Public comments should be encouraged – not discouraged.
The GE school district’s policy of requiring patrons to submit a card prior to a board meeting has a chilling effect on public comment, and there’s no good reason for it.
The current policy is a holdover from prior boards and should be revamped.
A simple sign in sheet at the onset of the meeting, a limit on comment length, and a requirement the speaker identify themselves is all that is necessary.
A strong chairman has the ability to encourage comments, decorum and proper procedure.
If the speaker(s)strays into an area that should be discussed only in executive session – for example personnel or student information – the speaker should be warned and the comment cease. We’ve seen that happen at public meetings several times, most notably at the county level.
In fact, comments at other public meetings are fairly routine and common, as is evidenced by video or by reviewing their meeting minutes. They don’t require comment cards prior to the meeting.
Those governing bodies are able to reference comments for follow up and contact. We believe GE staff are equally as professional and capable.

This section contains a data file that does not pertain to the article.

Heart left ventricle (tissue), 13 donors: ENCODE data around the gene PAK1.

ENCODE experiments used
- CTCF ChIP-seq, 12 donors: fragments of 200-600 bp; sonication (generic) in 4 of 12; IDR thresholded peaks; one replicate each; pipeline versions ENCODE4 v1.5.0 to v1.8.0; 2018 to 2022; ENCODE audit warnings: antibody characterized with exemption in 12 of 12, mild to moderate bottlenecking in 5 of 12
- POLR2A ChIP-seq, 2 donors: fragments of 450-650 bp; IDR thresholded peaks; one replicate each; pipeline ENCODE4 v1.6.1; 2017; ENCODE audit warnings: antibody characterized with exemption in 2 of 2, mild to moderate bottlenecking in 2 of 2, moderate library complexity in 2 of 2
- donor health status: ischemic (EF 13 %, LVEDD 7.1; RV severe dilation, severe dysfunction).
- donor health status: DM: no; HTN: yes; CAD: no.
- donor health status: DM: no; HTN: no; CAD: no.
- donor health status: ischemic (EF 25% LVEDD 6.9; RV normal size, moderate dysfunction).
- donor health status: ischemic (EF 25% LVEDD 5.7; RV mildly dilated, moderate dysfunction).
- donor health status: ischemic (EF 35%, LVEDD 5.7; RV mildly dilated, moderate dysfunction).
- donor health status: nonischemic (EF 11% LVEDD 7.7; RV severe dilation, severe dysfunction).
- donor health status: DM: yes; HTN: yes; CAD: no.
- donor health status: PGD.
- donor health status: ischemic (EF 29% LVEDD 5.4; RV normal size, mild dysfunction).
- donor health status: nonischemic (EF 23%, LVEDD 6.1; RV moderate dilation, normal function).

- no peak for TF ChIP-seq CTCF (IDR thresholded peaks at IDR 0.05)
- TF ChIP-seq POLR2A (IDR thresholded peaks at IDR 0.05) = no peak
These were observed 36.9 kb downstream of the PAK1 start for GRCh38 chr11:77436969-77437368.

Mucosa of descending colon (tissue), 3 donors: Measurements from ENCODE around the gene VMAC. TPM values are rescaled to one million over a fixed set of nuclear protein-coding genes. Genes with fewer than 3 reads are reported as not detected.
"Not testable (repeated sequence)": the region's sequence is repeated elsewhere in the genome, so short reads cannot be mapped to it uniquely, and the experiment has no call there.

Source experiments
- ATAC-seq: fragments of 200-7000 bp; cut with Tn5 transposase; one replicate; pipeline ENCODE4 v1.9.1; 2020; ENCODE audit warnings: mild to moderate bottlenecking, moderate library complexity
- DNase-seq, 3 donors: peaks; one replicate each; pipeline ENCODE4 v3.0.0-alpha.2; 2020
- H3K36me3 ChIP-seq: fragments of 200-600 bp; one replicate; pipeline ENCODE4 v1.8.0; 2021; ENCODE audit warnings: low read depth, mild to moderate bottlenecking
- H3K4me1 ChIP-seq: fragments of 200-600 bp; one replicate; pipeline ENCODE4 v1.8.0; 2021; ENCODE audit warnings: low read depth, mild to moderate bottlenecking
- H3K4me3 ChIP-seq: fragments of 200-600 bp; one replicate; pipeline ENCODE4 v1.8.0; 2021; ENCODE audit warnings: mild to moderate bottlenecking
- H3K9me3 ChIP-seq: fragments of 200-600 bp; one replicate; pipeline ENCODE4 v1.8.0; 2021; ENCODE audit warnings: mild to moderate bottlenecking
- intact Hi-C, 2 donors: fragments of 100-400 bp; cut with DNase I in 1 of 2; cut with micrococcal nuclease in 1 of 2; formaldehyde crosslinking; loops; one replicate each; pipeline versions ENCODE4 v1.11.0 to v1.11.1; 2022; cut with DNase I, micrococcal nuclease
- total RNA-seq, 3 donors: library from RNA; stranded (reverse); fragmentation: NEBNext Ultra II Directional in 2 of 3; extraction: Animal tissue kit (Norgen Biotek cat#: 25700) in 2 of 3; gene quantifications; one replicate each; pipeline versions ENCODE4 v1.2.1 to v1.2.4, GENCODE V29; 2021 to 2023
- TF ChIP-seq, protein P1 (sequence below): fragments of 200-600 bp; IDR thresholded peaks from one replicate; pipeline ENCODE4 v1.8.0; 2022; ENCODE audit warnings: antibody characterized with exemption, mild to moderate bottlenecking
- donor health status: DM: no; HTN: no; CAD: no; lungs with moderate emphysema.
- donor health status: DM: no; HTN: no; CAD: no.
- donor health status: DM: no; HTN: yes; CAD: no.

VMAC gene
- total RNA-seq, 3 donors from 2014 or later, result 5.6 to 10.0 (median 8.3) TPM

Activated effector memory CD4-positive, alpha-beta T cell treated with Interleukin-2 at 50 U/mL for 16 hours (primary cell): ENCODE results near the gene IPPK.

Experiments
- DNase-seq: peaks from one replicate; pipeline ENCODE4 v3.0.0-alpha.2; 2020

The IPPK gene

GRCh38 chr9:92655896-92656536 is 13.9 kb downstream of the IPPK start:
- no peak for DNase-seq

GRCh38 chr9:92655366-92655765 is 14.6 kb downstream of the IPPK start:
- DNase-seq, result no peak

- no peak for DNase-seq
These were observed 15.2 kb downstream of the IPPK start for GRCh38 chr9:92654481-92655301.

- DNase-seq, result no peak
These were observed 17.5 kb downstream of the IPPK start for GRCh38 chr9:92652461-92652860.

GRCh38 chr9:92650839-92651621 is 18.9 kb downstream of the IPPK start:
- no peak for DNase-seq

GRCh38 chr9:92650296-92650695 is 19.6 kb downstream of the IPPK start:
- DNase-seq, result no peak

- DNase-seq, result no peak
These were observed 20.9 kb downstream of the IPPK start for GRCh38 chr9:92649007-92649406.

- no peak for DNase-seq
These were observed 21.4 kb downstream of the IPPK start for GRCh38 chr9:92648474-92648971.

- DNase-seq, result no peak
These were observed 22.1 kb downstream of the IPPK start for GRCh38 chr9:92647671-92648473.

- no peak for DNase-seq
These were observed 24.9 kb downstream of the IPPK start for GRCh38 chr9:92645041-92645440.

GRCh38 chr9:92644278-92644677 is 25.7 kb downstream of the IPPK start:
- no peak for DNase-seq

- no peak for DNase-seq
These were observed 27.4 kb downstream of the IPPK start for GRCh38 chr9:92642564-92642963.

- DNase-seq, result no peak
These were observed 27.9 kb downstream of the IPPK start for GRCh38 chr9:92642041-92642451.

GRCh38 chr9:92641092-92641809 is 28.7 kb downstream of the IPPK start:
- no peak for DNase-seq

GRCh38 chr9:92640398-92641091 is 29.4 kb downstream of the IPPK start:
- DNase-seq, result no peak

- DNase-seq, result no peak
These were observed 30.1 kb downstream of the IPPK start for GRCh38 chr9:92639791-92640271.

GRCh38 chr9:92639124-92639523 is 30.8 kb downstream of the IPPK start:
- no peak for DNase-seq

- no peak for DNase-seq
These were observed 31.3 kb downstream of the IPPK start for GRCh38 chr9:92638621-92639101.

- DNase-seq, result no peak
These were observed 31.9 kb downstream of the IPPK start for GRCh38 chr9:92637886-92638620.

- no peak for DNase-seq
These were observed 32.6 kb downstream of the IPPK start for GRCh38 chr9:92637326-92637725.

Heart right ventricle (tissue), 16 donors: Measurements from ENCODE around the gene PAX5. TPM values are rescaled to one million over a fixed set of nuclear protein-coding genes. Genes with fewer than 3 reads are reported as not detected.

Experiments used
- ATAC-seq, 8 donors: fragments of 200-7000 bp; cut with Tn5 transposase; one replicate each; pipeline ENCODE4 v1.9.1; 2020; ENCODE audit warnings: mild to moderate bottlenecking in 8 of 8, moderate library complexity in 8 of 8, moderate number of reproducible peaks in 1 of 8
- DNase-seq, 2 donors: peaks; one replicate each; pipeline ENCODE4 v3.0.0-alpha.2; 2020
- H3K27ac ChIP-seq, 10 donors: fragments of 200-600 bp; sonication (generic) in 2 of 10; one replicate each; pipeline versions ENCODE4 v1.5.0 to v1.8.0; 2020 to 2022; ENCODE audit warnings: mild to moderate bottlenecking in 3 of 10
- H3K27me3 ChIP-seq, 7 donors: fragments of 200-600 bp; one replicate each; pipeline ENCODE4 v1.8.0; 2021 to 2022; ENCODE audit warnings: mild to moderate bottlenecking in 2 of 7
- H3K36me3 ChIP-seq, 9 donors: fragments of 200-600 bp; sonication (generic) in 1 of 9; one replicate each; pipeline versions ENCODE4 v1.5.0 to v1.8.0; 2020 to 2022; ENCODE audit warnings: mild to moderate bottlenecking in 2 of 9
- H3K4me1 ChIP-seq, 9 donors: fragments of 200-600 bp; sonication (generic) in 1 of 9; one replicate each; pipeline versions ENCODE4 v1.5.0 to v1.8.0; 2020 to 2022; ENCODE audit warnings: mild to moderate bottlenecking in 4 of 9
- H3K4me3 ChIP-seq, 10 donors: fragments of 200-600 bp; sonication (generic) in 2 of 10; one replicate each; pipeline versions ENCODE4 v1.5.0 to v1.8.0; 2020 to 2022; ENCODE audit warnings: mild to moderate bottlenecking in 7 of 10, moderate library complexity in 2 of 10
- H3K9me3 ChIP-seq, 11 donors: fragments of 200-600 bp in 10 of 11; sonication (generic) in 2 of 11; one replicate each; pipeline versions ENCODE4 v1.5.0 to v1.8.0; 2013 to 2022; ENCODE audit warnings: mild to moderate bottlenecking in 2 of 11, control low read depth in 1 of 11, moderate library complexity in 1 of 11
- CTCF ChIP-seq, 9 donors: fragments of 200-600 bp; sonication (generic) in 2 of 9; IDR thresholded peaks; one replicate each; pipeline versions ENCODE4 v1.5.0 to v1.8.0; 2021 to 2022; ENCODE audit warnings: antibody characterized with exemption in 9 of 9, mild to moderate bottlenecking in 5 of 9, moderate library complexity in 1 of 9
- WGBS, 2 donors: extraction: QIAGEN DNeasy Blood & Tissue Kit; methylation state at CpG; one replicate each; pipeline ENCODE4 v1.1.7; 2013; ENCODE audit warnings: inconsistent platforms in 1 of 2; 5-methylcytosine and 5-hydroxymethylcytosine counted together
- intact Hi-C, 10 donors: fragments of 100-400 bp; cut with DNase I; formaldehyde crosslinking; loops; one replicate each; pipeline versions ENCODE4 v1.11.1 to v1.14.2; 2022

A review of minutes indicates no patron has submitted a comment card for the prior 12 months.
Some patrons may feel discouraged by the outdated policy; not all people have equal literacy skills, and requiring patrons to publicly state their name, address, child’s name and school affiliation into the public record can fly in the face of privacy – and possibly safety for some parents. Parents at odds with district policy may also fear retaliation against their child.
The current policy is intimidating, probably deliberately so.
It’s a holdover.
And while silence in the lack of public comments may seem golden, it can also mask distrust and breed discontent.
It’s time for the board to review the outdated, negative public comment policy and replace it.
The current board and administration have made great strides in fostering a culture of openness and transparency within the district.
Please don’t stop now.
Let us hear you – crank up the microphone volume, video the meetings and change this antiquated policy to encourage public participation.